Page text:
A couple of months ago I received an email inviting me to join Facebook from one of the people working on a marketing book for which I had contributed a chapter. Given I already had more than enough blogs and RSS feeds to read every day, as well as work and personal emails to keep on top of, I decided to give the Facebook invitation a miss. It was a pretty easy decision to make to be honest, as it seemed to me to be little more than a slightly less garish version of MySpace.

In fact, I never really gave Facebook another thought until a few weeks ago, when I came across a news story claiming the site could be costing Australian businesses around $5 billion a year. The story originated from a report by internet filtering company, SurfControl. The company had calculated that if an employee was to spend an hour a day on Facebook, it would add up to a cost of over $6000 a year.

“Our analysis shows that Facebook is the new, and costly, time-waster,” said SurfControl spokesman Richard Cullen. He also claimed there are Facebook groups dedicated to slacking off at work.

So damning and, I believe, ill considered was the ‘$5 billion a year’ claim, I decided to sign up to Facebook and see this evil time-wasting menace for myself. It didn’t take me very long before I realised that I was now in possession of a valuable and extremely useful social networking tool.

Apparently many large business organisations don’t see any value at all in Facebook and have banned their employees from using it during working hours. In a post for the Marketing Profs blog, Gavin Heaton wrote, “Employers may well be concerned that Facebook could chew up a significant portion of their employees days, but it is clear that prohibiting access is not the answer.”
Just as there are expectations on employee behaviour and approaches to engaging and working with customers, so too should there be policies about ‘acceptable use’ for social networking sites.

According to Heaton, Facebook and social networks are the closest thing that many organisations may have to an ‘expert network’. “Somewhere out there, probably only a couple of connections away,” says Heaton, “your employee will have access to someone of great influence. They may be a great thinker, designer or writer. They may be creative or analytical.”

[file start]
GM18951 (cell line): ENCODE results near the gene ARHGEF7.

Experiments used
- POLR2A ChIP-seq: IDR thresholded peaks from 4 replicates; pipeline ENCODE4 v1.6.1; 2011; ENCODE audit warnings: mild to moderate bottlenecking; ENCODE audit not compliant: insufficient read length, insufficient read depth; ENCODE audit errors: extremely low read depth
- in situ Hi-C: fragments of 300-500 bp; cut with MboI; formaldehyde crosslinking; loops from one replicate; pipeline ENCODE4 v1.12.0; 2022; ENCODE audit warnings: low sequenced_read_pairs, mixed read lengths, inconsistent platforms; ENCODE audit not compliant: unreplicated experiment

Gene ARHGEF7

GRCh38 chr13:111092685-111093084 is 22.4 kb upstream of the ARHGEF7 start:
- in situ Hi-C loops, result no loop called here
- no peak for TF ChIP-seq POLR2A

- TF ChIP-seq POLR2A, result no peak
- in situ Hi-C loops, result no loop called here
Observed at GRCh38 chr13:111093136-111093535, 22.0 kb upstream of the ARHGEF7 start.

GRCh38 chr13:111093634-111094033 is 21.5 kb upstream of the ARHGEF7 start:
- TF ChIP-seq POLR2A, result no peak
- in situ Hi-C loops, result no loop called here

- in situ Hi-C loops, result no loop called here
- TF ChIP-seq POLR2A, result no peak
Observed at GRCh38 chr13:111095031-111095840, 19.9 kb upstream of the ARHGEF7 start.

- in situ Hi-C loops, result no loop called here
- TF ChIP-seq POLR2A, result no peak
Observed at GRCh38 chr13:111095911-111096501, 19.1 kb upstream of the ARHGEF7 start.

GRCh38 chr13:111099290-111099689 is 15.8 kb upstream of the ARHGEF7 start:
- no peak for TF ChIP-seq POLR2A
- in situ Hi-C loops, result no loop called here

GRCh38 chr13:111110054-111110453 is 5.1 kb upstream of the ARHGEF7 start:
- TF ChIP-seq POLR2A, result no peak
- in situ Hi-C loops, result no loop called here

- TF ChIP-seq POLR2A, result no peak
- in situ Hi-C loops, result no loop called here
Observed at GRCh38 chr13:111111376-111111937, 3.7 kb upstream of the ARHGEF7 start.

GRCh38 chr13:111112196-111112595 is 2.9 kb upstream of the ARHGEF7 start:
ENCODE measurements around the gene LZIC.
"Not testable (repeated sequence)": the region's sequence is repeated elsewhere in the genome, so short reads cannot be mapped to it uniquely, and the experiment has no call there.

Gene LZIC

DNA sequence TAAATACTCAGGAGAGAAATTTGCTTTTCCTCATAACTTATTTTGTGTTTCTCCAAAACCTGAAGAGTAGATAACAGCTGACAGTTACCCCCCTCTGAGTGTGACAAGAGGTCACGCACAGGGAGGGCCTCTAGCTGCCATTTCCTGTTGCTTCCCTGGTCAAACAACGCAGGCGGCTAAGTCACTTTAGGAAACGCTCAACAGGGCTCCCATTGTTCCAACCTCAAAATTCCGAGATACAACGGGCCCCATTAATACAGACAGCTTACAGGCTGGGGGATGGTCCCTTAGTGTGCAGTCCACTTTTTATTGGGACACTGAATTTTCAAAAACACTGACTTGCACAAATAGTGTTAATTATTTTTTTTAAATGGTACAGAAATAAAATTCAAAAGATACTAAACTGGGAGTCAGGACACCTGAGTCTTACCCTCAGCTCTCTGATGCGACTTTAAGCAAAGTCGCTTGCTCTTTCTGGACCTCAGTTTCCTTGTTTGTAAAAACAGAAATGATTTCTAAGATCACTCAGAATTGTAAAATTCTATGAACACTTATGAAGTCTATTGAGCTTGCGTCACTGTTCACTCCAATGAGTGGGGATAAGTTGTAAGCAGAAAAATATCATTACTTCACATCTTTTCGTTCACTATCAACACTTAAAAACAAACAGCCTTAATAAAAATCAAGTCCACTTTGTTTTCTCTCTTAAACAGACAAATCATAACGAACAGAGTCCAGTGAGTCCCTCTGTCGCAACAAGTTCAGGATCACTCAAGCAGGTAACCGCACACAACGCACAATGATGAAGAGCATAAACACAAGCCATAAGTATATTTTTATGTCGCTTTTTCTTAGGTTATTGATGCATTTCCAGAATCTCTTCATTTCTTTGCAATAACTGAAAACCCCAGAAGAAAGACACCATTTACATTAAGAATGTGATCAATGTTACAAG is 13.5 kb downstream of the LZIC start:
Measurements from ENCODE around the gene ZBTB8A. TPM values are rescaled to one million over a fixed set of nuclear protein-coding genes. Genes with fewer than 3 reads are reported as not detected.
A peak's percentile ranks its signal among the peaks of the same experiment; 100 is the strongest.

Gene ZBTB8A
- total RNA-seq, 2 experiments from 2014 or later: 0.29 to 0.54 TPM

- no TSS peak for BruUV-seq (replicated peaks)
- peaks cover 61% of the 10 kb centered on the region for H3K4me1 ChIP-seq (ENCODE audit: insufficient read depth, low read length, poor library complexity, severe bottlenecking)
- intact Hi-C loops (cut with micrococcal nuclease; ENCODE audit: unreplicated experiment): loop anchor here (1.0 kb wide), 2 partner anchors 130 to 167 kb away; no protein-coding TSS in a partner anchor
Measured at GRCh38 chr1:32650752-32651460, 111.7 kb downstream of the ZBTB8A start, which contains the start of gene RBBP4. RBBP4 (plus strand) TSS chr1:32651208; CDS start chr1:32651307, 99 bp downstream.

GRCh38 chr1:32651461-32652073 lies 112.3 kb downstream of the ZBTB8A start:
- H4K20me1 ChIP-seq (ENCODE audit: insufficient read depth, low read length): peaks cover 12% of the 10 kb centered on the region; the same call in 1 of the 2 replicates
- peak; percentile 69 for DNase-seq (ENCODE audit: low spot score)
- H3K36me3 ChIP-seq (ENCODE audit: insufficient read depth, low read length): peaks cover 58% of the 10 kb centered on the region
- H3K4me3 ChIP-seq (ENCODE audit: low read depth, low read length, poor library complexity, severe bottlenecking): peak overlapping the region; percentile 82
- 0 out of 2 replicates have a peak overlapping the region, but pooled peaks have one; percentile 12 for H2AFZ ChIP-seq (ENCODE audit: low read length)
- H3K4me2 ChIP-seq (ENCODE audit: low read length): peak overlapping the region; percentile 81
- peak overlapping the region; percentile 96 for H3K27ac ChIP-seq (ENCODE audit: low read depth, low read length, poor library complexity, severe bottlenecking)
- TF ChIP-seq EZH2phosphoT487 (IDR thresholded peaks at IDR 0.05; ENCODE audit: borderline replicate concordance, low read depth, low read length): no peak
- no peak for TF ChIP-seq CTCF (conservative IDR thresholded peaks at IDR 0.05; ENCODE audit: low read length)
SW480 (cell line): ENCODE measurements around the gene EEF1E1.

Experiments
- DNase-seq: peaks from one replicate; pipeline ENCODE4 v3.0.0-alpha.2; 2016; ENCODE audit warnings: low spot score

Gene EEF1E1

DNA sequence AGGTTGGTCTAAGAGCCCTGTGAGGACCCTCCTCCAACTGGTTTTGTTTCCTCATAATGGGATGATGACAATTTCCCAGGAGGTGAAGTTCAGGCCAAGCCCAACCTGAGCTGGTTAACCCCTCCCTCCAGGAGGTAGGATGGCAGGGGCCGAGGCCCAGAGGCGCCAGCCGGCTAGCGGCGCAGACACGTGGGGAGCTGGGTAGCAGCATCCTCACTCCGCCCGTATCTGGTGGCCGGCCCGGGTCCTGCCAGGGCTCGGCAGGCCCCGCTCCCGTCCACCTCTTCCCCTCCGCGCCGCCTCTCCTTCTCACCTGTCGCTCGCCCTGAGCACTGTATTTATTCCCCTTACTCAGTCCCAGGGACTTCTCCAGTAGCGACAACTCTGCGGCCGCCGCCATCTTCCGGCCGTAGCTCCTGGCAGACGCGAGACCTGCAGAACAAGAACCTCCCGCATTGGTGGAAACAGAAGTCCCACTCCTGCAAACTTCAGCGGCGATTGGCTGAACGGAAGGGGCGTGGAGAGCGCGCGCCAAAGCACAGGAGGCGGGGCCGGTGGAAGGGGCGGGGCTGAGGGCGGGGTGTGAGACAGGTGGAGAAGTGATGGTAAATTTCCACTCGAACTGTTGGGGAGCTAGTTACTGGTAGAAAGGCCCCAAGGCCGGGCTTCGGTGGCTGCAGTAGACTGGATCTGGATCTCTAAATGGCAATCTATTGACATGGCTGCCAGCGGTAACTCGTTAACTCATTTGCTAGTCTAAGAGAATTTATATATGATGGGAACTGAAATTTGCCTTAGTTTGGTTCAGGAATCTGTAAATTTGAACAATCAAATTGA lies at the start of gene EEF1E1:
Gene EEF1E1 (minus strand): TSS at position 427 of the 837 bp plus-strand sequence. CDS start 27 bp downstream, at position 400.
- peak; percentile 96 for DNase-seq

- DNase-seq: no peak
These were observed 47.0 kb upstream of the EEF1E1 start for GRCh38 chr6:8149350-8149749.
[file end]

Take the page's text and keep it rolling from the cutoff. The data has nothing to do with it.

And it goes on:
In my case, this observation turned out to be spot on. I needed to find a copywriter for a project, so I wrote a short post on my Facebook. I got three suggestions, all of them from people whose professional opinion I value very highly.

“Sites like Facebook provide a neat way of segmenting and activating communities of interest through their group functions,” writes Heaton. “And while not perfect, they work.”

Business strategy consultant Ross Dawson is another who believes that business should encourage, not ban, the use of social marketing sites in the workplace. Writing on his blog Trends in Living Networks, Dawson argues, “Being able to reach out to the right person for expertise and knowledge is one of the primary values of any knowledge-based worker.”

He cites respected names such as Deloitte, IBM and Procter & Gamble as examples of forward thinking companies that have actively encouraged their staff to use networking sites.

Deloitte Australia, according to Dawson, “actively uses Facebook inside its organisation, encouraging its staff to use the application to connect and keep in touch. It’s likely that Deloitte’s business performance would decrease rather than increase if it suddenly blocked Facebook.

“Research at institutions such as Harvard and MIT has consistently shown that employees’ personal networks are in many cases the single biggest factor impacting their productivity and ability to contribute to the company,” says Dawson.

Matt Moore, writing on the blog Engineers Without Fears, took a more light-hearted look at the $5 billion problem, predicting that, “Coffee will cost Australian businesses $20 billion.

“If 3.2 million Australian workers spend around an hour a day drinking coffee with each other (about the same amount of time employees are supposedly wasting on Facebook) then that means that coffee is four times as damaging to the Australian economy as Facebook,” argues Moore.

Commenting on a blog post about the great $5 billion scandal, Paul Donnelly wrote, “Oh my god, you’ve opened my eyes. I’d better sign out of Facebook now before the UK economy starts to follow that of Australia! Or maybe I’ll ignore the scaremongering and spend the time I would have spent making the next cup of tea seeing what my Facebook friends are up to.”

Summing up the whole time-wasting argument beautifully, Donnelly goes on to say, “There are lots of offices where people drink tea all day, but you don’t see their employers taking the kettle away, do you?”